Ethical considerations
This study was approved by the ethics committee of Urmia University of Medical Sciences (Ref. number: Ir.UMSU.rec.1393.179). Subjects were informed that their participation was voluntary and written consent was obtained from all participants.
 
Statistical analysis
For continuous variables, data were presented as means±SD and for categorical variables, as the number and frequency. The comparisons of variables between the two groups were made using the Fisher’s Exact test for categorical variables and independent samples t-test for continuous variables. Kolmogorov-Smirnov test for normality quantitative data was reviewed. Students’ t-test was used for normally distributed data. Statistical analysis was performed using -Statistical Package for the Social Sciences, version 17.0, SPSS Inc, Chicago, Illinois, USA (SPSS) version 17. All the cut-off for statistical significance presumed 0.05.
 
Results
 
Totally, there were 106 patients in both groups at the start of this study but three of whom from the case group and 6 women from controls were excluded due to the discontinue of intervention. Therefore, 97 patients continued our study: Case group (n=49) and control group (n=48) (Figure 1). Table I shows the demographic characteristic of study participants. There were no statistically significant differences in age, body mass index, duration of infertility, the mean of luteinizing hormone (LH) and FSH, type of infertility, the mean of mature follicles, and mean number of Gonal-F in two groups (Table I, II).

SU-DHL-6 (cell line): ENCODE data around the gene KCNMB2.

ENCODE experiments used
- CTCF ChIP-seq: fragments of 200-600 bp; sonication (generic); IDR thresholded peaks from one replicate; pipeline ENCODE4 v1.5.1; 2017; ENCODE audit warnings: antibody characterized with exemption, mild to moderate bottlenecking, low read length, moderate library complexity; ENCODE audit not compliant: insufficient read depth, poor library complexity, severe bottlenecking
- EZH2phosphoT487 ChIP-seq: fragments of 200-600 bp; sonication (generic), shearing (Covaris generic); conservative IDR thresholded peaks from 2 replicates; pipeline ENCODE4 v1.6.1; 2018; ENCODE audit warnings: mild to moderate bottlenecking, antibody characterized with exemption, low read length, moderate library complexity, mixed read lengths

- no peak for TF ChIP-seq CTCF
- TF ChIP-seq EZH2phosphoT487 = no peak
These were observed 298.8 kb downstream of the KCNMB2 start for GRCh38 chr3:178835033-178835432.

The mean number of mature follicles was 2.10±0.87 in the case group and 1.85±1.03 in the control group. There was no significant difference between two groups regarding the mean number of mature follicles (p=0.20), the mean endometrial thickness on the day of hCG administration by transvaginal sonography (p=0.25), the mean day of hCG administration (p=0.47), and the mean day of IUI performing (p=0.63) (Table II). In the case group (n=49) with 49 patients, pregnancy test was positive in 16 patients (32.7%), but pregnancy test was negative in 33 patients (67.3%). Also, in the control group with 48 patients; pregnancy test was positive for 9 (18.8%) women and negative among 39 (81.2%) women.